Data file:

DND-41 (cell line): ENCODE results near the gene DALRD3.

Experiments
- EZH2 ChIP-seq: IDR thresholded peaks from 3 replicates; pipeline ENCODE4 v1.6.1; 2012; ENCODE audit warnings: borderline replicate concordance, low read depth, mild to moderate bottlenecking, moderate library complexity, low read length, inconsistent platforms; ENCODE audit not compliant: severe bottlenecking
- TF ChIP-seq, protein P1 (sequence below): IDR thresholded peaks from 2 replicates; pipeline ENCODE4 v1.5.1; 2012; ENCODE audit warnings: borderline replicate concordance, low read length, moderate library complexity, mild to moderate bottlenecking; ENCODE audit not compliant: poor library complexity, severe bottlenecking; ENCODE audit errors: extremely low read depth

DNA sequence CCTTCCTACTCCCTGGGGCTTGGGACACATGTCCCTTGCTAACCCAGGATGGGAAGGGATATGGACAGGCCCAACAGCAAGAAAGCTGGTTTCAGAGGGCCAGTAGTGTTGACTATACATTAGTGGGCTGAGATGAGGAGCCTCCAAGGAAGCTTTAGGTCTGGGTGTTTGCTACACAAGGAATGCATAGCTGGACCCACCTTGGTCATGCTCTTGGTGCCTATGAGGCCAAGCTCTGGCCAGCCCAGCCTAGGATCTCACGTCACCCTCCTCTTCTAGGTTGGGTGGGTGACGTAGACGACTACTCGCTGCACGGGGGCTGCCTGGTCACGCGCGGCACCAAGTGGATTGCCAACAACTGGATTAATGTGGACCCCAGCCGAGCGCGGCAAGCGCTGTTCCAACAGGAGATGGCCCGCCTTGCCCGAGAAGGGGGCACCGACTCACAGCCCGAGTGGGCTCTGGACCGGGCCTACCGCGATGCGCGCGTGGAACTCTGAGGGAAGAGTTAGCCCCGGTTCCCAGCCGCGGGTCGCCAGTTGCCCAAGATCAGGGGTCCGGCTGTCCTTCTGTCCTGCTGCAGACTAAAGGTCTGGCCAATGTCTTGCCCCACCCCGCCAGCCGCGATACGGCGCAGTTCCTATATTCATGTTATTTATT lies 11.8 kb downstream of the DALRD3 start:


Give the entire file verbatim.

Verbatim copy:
DND-41 (cell line): ENCODE results near the gene DALRD3.

Experiments
- EZH2 ChIP-seq: IDR thresholded peaks from 3 replicates; pipeline ENCODE4 v1.6.1; 2012; ENCODE audit warnings: borderline replicate concordance, low read depth, mild to moderate bottlenecking, moderate library complexity, low read length, inconsistent platforms; ENCODE audit not compliant: severe bottlenecking
- TF ChIP-seq, protein P1 (sequence below): IDR thresholded peaks from 2 replicates; pipeline ENCODE4 v1.5.1; 2012; ENCODE audit warnings: borderline replicate concordance, low read length, moderate library complexity, mild to moderate bottlenecking; ENCODE audit not compliant: poor library complexity, severe bottlenecking; ENCODE audit errors: extremely low read depth

DNA sequence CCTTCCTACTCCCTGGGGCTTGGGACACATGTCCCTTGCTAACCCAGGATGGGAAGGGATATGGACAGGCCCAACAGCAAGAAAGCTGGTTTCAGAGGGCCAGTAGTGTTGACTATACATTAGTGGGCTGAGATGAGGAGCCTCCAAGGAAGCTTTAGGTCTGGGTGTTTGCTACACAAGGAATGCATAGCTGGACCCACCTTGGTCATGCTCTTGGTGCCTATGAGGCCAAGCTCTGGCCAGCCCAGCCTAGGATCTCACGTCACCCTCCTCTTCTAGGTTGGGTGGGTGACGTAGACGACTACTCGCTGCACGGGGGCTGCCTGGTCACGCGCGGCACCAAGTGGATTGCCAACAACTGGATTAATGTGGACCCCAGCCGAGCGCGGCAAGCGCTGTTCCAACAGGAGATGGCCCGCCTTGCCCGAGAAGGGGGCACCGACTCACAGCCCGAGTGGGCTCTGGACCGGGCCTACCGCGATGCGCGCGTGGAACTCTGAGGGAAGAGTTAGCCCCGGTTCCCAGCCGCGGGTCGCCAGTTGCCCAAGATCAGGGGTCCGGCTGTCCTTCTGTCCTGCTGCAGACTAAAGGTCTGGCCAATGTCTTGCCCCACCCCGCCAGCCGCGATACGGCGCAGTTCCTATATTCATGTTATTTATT lies 11.8 kb downstream of the DALRD3 start: